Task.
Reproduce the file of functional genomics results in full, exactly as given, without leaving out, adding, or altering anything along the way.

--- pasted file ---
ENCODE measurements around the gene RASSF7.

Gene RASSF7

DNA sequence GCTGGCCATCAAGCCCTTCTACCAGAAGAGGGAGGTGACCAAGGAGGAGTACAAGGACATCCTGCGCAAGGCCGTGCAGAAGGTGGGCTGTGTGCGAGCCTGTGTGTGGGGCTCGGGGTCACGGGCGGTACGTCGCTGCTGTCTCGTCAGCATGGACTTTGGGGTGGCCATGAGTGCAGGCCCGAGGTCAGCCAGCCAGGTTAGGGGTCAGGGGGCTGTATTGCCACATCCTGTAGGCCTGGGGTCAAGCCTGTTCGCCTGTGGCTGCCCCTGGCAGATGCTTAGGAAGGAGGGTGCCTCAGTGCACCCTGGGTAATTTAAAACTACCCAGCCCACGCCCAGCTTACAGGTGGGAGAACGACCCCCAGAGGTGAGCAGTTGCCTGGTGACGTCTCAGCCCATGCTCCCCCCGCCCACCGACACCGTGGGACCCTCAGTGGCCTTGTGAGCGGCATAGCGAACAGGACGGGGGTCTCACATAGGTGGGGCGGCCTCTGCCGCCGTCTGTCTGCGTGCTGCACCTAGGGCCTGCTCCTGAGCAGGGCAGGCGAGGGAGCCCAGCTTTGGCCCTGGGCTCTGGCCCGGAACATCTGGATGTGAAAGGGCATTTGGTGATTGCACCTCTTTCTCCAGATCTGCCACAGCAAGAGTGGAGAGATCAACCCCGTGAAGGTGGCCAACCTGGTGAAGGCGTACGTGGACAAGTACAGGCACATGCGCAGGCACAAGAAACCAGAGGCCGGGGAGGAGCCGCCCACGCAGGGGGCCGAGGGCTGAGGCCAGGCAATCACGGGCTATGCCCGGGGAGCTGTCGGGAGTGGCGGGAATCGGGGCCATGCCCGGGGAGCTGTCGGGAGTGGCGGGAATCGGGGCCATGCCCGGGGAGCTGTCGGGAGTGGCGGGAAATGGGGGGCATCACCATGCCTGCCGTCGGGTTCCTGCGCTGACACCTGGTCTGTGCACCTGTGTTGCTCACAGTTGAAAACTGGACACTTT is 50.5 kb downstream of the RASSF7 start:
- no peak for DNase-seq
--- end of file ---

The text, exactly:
ENCODE measurements around the gene RASSF7.

Gene RASSF7

DNA sequence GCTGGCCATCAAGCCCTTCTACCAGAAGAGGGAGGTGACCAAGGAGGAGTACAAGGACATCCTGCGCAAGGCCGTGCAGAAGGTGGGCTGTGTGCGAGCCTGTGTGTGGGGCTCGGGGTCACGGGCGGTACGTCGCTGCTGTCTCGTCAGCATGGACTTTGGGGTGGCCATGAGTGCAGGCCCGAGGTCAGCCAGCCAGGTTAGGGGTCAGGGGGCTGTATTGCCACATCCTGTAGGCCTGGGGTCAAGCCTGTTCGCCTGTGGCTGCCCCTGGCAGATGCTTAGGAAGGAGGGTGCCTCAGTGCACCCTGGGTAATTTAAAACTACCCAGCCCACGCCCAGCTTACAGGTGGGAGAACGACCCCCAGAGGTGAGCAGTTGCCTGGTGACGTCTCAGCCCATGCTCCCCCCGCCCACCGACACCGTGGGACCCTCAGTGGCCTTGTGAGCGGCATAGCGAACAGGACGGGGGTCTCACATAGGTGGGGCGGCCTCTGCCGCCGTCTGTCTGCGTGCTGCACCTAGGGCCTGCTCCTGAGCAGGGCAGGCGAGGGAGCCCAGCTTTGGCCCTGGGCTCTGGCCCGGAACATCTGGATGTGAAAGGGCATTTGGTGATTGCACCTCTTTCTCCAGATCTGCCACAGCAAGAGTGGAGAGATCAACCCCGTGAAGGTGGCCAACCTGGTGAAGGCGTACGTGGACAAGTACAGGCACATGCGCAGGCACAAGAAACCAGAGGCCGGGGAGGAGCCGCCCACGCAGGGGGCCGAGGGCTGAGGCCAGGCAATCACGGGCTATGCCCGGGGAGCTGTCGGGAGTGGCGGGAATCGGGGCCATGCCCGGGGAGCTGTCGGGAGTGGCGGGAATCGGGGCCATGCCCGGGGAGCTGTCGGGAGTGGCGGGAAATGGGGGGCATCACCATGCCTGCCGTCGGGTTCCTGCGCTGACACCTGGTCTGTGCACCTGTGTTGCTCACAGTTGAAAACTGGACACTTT is 50.5 kb downstream of the RASSF7 start:
- no peak for DNase-seq